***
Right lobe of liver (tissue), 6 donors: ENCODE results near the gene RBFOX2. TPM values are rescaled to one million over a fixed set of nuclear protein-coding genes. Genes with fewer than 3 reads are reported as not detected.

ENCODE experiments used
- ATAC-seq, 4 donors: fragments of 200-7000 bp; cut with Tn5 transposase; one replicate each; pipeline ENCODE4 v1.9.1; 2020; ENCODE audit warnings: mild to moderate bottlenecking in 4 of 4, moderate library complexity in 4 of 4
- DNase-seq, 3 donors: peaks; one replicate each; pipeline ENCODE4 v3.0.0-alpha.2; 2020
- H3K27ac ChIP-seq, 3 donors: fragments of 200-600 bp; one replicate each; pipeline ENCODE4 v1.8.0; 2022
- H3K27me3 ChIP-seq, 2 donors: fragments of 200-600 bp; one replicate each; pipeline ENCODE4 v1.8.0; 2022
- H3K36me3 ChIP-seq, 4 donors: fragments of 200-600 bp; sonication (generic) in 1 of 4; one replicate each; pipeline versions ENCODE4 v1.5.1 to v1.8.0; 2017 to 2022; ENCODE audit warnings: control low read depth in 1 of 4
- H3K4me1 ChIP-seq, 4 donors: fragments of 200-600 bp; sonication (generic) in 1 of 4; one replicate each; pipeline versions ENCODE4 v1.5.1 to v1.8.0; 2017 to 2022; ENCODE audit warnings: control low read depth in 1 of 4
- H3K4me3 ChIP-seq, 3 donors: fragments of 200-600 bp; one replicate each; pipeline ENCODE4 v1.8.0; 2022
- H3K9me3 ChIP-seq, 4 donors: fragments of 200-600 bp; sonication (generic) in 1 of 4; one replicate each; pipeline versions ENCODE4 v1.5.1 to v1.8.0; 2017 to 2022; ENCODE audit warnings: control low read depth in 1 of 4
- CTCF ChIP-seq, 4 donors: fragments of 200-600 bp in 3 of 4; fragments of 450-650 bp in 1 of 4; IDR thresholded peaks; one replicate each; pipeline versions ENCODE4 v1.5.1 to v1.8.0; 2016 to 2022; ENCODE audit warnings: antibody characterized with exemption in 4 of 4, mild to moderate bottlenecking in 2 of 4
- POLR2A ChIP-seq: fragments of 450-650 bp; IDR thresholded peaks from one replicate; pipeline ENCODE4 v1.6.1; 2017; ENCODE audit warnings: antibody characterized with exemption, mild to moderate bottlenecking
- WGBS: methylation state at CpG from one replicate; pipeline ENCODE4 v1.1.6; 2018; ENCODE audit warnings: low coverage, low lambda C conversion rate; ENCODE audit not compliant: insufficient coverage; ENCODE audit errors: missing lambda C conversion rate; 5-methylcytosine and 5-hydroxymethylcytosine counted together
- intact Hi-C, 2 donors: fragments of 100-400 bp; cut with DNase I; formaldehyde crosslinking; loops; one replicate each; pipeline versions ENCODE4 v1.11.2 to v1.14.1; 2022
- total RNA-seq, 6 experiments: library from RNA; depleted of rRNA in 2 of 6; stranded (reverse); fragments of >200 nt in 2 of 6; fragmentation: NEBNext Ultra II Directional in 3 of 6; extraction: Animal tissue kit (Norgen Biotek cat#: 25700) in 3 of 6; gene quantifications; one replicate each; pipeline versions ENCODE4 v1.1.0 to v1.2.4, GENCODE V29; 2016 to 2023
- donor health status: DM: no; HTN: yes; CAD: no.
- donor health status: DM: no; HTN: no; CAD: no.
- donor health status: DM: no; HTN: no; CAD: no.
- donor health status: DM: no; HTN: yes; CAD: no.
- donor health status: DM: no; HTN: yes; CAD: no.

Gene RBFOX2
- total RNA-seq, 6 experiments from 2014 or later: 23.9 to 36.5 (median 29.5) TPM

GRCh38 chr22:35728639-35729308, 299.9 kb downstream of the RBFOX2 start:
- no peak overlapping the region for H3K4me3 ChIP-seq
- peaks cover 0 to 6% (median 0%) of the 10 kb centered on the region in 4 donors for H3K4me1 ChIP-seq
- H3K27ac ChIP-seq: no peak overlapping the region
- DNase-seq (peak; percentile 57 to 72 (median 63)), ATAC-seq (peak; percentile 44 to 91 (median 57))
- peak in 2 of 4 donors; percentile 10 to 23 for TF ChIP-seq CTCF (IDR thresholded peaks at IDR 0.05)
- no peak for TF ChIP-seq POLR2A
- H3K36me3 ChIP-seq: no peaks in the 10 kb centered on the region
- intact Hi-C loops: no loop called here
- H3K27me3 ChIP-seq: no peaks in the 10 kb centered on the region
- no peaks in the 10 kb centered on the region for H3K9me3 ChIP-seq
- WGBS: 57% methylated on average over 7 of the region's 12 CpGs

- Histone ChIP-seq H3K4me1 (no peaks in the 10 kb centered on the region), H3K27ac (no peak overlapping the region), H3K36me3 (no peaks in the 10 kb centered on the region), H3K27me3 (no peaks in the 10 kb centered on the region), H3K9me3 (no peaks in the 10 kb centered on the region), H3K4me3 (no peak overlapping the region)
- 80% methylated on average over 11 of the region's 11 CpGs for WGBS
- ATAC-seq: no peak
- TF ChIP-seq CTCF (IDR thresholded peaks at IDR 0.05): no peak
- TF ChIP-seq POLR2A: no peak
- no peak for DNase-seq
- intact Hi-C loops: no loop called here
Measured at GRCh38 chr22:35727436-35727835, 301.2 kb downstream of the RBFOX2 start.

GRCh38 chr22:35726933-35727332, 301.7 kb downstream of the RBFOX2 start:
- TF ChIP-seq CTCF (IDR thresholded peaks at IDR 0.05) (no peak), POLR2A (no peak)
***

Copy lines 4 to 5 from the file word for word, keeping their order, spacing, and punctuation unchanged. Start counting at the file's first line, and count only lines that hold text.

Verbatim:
- DNase-seq, 3 donors: peaks; one replicate each; pipeline ENCODE4 v3.0.0-alpha.2; 2020
- H3K27ac ChIP-seq, 3 donors: fragments of 200-600 bp; one replicate each; pipeline ENCODE4 v1.8.0; 2022